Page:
No class certification about alleged pyramid scheme — UPDATED

ponziIn a case that has now gone en banc, the plaintiffs in Torres v. S.G.E. Management, 805 F.3d 145 (5th Cir. 2015), alleged that they were victims of an alleged pyramid scheme about a multi-level marketing program to sell electricity.  The district court certified a class, acknowledging that the plaintiffs could not show a common misrepresentation, but concluding that they could show a common failure to disclose the illegality of such a scheme.  In other words, “Because it can rationally be assumed (at least without any contravening evidence) that the legality of the Ignite program was a bedrock assumption of every class member, a showing that the program was actually a facially illegal pyramid scheme would provide the necessary proximate cause.”

The Fifth Circuit disagreed: “[A]n investor could reasonably choose to knowingly invest in a pyramid scheme in the hope that they would make money. As we have already explained, a pyramid scheme provides an opportunity for those at the top of the pyramid to profit from their investments. While many of the Plaintiffs might have decided to invest in the scheme in the belief that it was legal, it is equally possible that many of the Plaintiffs chose to invest in the scheme in the belief that, legal or illegal, it provided them with an opportunity to make money.”  Accordingly, because Plaintiffs had to establish reliance with individualized proof, the Court decertified the class.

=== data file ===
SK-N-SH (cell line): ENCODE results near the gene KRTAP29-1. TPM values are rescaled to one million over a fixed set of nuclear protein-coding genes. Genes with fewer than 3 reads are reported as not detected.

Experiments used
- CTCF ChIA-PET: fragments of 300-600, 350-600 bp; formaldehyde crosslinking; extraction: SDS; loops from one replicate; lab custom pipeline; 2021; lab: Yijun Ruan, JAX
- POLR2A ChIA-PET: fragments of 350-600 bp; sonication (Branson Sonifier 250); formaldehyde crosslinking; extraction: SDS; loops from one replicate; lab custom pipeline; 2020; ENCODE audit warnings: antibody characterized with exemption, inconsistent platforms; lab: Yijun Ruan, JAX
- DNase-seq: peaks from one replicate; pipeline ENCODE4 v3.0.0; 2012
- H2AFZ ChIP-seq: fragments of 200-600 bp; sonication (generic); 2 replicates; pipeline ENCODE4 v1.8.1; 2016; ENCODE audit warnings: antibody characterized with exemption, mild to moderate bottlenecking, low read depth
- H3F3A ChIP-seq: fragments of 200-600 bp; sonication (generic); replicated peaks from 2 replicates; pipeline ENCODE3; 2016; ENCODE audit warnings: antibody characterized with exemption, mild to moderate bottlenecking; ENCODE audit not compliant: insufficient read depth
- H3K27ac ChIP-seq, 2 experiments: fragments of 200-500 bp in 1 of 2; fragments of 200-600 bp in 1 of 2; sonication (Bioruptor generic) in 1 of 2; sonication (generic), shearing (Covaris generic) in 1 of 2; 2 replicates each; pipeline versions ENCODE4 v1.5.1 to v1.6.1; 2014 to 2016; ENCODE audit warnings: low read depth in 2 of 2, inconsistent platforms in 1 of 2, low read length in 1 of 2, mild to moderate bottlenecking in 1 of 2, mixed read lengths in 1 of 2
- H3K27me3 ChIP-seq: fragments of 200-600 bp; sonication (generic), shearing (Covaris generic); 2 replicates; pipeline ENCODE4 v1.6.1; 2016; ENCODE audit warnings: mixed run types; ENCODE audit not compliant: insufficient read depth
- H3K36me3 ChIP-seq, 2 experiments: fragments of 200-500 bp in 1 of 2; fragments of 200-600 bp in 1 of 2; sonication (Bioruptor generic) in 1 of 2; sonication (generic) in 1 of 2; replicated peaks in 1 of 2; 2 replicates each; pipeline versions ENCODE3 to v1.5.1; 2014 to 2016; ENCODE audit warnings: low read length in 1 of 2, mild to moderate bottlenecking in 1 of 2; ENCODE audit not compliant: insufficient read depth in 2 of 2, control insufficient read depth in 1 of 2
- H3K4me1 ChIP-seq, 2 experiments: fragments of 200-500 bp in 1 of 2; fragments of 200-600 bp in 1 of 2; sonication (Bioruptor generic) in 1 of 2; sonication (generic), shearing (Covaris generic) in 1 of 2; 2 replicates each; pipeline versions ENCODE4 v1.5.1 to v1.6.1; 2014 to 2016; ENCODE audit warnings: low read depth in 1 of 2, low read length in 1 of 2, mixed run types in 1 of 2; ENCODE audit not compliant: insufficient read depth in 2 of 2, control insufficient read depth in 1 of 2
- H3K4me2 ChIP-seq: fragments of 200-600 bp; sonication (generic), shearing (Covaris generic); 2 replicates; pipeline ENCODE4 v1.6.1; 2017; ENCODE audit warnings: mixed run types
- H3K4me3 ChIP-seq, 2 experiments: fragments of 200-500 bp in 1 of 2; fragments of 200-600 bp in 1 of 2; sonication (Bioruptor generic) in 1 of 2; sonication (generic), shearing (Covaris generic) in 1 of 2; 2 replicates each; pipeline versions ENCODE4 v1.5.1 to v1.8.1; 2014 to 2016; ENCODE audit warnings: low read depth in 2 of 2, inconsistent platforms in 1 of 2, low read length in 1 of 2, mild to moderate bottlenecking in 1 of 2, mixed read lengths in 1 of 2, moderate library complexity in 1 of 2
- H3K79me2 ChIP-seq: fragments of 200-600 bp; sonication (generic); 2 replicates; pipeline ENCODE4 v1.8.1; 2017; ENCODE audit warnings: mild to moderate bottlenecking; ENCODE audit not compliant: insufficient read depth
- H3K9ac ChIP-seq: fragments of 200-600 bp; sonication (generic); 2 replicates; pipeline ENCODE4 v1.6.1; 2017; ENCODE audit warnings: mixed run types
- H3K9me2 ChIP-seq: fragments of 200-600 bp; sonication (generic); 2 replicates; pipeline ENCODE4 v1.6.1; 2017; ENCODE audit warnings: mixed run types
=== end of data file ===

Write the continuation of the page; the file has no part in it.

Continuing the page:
A detailed dissent warned: “By erecting this barrier to class certification based on nothing more than the theoretical possibility of prior knowledge of illegality, the panel majority creates an insurmountable barrier in this circuit to future class certification of cases that claim the presence of an illegal pyramid scheme. But, even worse, because individuals who are duped into joining such schemes uniformly invest relatively few dollars, none will possibly be able to afford to litigate their individual claims separately. Absent the availability of a class action, there simply will be no possibility of court challenges to such pyramid schemes.”

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